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    Software name: appdown
    Software type: Microsoft Framwork

    size: 67MB


    Software instructions

      Close at hand is a stable where two beautiful ponies are kept. They are snowy white, and are consecrated to the goddess Ku-wanon, the deity of mercy, who is the presiding genius of the temple. They are in the care of a young girl, and it is considered a pious duty to feed them. Pease and beans are for sale outside, and many devotees contribute a few cash for the benefit of the sacred animals. If the poor beasts should eat a quarter of what is offered to them, or, rather, of what is paid for, they would soon die of overfeeding. It is shrewdly suspected that the grain is sold many times over, in consequence of a collusion between the dealers and the keeper of the horses. At all events, the health of the animals is regarded, and it would never do to give them all that is presented.COOKING-RANGE IN THE OLDEN TIME. COOKING-RANGE IN THE OLDEN TIME.

      Never mind that.

      I should like to express to you by actual word of mouth, Sir Thomas, he said, my regret at what happened to-day. I am all the more sorry for it, because I notice that in our rules the landlord of the club is ex officio a member of it. If you only had told me that you had become our landlord, I could have informed you of that, and spared you this annoyance.

      "Never," was the reply, "and I had a funny incident growing out of this fact on my first voyage. We were going out of New York harbor,[Pg 56] and I made the acquaintance of the man who was to share my room. As he looked me over, he asked me if I had ever been to sea.They reached the shore. Their baggage was placed on a large hand-cart, and they passed through the gateway of the Custom-house. A polite official, who spoke English, made a brief survey of their trunks; and, on their assurance that no dutiable goods were within, he did not delay them any further. The Japanese duties are only five per cent. on the value of the goods, and, consequently, a traveller could not perpetrate much fraud upon the revenue, even if he were disposed to do so.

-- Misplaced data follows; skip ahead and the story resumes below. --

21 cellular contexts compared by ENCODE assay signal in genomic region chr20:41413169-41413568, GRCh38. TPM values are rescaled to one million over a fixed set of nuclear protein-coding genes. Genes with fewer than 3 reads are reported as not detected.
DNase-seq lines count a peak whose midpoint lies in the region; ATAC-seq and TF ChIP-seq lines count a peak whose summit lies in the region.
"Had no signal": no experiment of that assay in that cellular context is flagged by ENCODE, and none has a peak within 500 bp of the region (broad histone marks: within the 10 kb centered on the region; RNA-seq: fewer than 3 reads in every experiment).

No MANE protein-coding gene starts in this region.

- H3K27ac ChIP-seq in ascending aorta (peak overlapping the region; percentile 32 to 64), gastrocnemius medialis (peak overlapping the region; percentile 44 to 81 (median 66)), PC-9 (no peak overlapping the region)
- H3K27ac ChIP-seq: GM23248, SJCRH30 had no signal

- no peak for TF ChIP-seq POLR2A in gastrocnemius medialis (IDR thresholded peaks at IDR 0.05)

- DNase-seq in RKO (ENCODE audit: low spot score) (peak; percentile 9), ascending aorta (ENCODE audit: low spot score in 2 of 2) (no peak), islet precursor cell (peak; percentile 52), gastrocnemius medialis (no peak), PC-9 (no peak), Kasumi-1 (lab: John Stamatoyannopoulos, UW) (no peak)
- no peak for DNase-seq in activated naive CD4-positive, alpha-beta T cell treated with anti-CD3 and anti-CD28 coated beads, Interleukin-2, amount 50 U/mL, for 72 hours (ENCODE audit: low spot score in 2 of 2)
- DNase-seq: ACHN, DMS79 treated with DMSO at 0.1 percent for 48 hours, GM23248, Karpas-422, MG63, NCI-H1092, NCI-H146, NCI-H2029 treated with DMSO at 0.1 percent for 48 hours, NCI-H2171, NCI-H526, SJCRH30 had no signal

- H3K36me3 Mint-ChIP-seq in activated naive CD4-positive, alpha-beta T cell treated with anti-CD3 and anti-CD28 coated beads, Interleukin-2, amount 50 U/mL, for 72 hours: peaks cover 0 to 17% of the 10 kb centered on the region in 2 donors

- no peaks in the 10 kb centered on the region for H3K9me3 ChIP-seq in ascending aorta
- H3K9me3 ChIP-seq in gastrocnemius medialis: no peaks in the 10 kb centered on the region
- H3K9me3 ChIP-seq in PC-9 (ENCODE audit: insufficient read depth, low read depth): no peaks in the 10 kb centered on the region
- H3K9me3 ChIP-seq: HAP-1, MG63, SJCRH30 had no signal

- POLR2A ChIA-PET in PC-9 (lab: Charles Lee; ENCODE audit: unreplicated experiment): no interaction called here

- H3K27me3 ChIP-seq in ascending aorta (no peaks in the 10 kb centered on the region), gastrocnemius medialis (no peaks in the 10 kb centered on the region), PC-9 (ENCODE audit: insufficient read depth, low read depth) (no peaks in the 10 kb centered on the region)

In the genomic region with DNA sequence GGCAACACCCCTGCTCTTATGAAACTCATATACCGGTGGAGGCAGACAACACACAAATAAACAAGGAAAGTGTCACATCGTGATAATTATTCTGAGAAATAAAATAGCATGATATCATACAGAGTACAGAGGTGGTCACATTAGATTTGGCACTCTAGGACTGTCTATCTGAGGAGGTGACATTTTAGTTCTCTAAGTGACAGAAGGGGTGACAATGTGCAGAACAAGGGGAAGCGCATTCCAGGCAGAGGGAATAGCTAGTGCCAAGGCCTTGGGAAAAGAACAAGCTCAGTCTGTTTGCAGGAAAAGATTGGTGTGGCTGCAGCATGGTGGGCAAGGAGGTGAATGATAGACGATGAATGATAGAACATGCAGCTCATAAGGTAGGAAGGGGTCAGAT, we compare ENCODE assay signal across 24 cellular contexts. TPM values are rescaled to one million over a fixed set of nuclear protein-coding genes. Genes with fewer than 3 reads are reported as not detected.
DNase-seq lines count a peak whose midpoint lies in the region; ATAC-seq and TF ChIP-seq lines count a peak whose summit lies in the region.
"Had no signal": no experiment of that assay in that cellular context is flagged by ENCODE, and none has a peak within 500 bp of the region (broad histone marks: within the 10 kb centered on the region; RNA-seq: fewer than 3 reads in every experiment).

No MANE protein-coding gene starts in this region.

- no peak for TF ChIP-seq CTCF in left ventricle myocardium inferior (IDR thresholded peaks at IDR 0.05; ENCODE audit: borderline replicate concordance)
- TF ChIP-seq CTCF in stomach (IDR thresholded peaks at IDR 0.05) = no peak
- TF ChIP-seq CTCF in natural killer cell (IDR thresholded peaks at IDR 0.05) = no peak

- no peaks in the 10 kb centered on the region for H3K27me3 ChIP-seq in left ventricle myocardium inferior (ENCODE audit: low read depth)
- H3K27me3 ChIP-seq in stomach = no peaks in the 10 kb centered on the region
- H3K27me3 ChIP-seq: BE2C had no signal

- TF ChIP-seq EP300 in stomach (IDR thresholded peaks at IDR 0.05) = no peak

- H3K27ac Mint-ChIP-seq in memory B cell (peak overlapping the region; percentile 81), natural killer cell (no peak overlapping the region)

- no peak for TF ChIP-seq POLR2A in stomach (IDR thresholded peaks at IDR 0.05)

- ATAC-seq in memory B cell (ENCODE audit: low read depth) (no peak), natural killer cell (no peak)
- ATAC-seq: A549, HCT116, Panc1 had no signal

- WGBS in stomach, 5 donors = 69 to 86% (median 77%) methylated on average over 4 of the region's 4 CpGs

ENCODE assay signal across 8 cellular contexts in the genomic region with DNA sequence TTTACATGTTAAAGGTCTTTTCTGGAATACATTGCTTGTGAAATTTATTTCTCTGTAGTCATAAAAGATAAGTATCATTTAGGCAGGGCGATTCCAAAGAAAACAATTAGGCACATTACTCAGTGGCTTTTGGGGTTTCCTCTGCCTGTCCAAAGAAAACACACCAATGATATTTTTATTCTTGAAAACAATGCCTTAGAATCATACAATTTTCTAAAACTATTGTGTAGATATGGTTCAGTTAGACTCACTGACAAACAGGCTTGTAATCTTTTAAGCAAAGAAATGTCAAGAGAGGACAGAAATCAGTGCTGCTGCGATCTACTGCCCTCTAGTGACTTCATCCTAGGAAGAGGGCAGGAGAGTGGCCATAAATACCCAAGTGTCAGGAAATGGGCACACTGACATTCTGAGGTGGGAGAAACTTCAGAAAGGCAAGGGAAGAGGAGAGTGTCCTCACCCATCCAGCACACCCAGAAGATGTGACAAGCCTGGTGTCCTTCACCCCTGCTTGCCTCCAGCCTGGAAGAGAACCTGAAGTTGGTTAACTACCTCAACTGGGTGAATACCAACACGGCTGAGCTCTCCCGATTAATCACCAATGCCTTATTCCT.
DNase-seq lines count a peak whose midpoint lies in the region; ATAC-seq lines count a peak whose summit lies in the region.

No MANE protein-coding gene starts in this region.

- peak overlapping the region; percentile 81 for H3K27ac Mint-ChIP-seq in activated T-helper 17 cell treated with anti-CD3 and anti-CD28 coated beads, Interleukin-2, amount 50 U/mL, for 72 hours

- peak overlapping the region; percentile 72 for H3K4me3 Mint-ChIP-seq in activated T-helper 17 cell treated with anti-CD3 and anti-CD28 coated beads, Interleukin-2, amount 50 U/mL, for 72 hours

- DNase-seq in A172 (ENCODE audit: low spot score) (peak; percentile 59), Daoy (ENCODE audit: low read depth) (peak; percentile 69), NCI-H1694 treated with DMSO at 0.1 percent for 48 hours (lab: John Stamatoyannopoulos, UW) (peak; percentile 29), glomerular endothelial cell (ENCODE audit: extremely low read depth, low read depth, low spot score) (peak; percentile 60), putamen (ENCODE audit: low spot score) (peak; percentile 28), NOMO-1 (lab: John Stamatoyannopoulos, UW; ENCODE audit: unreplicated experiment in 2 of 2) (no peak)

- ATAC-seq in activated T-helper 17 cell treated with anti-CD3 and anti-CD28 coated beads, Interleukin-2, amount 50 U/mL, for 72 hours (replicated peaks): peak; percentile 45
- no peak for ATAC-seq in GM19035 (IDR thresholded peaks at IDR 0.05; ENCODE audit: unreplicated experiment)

"Certainly," answered the grocer, "everybody takes them at that rate."


      For an Oriental city Tokio has remarkably wide streets, and some of them are laid out with all the care of Western engineering. In the course of their morning ride the party came to Sakuradu Avenue, which Fred recognized from a drawing by a native artist, who had taken pains to preserve the architecture of the buildings on each side with complete fidelity. The foundations of the houses were of irregular stones cut in the form of lozenges, but not with mathematical accuracy. The boys had already noticed this form of hewing stone in the walls of the castles, where some very large blocks were piled. They were reported to have been brought from distant parts of the empire, and the cost of their transportation must have been very great. Few of the houses were of more than two stories, and the great majority were of only one. Along Sakuradu Avenue they were of two stories, and had long and low windows with paper screens, so that it was impossible for a person in the street to see what was going on inside. The eaves projected far over the upright sides, and thus formed a shelter that was very acceptable in the heat of summer, while in rainy weather it had many advantages. These yashikis were formerly the property of Daimios, but are now occupied by the Foreign Office and the War Department. Inside the enclosure there are many shade-trees, and they make a cooling contrast to the plain walls of the buildings. The Japanese rarely paint the interior or the exterior of their buildings. Nearly everything is finished in the natural color of the wood, and very pretty the wood is too. It is something like oak in appearance, but a trifle darker, and is[Pg 120] susceptible of a high polish. It admits of a great variety of uses, and is very easily wrought. It is known as keyaki-wood; and, in spite of the immense quantity that is annually used, it is cheap and abundant.I loved him, she said.


      "How very convenient that is!" said Frank; "you don't have to carry money around with you, but get it when and where you want it.""Why, everything," Frank answered; "the crow makes ye-caw-go, doesn't it?"


      "And you'll let me go with them, won't you, father?" he answered."On account of the uncertainty of dead-reckoning, the captain doesn't rely on it except when the fog is so thick that he can't get an observation."